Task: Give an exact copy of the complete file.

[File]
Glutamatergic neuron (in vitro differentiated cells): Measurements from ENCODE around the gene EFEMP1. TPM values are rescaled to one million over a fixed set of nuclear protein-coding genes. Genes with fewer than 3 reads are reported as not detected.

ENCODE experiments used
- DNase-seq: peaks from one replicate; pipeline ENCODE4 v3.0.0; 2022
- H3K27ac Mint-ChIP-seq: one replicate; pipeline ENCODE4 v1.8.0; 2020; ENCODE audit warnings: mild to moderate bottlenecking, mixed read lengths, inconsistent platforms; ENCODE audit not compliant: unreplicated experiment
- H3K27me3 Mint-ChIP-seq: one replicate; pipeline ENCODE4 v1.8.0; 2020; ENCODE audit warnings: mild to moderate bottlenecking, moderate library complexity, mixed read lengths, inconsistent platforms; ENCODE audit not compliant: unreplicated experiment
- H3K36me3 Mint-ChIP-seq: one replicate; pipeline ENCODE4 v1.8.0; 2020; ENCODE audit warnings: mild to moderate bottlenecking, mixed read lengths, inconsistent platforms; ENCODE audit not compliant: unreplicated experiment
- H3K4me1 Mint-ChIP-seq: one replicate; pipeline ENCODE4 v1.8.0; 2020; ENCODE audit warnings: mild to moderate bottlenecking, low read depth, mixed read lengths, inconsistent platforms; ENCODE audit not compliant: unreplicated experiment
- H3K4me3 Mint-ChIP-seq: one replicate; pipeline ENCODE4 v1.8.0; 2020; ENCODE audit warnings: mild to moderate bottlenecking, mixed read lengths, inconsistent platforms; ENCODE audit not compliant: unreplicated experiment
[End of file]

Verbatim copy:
Glutamatergic neuron (in vitro differentiated cells): Measurements from ENCODE around the gene EFEMP1. TPM values are rescaled to one million over a fixed set of nuclear protein-coding genes. Genes with fewer than 3 reads are reported as not detected.

ENCODE experiments used
- DNase-seq: peaks from one replicate; pipeline ENCODE4 v3.0.0; 2022
- H3K27ac Mint-ChIP-seq: one replicate; pipeline ENCODE4 v1.8.0; 2020; ENCODE audit warnings: mild to moderate bottlenecking, mixed read lengths, inconsistent platforms; ENCODE audit not compliant: unreplicated experiment
- H3K27me3 Mint-ChIP-seq: one replicate; pipeline ENCODE4 v1.8.0; 2020; ENCODE audit warnings: mild to moderate bottlenecking, moderate library complexity, mixed read lengths, inconsistent platforms; ENCODE audit not compliant: unreplicated experiment
- H3K36me3 Mint-ChIP-seq: one replicate; pipeline ENCODE4 v1.8.0; 2020; ENCODE audit warnings: mild to moderate bottlenecking, mixed read lengths, inconsistent platforms; ENCODE audit not compliant: unreplicated experiment
- H3K4me1 Mint-ChIP-seq: one replicate; pipeline ENCODE4 v1.8.0; 2020; ENCODE audit warnings: mild to moderate bottlenecking, low read depth, mixed read lengths, inconsistent platforms; ENCODE audit not compliant: unreplicated experiment
- H3K4me3 Mint-ChIP-seq: one replicate; pipeline ENCODE4 v1.8.0; 2020; ENCODE audit warnings: mild to moderate bottlenecking, mixed read lengths, inconsistent platforms; ENCODE audit not compliant: unreplicated experiment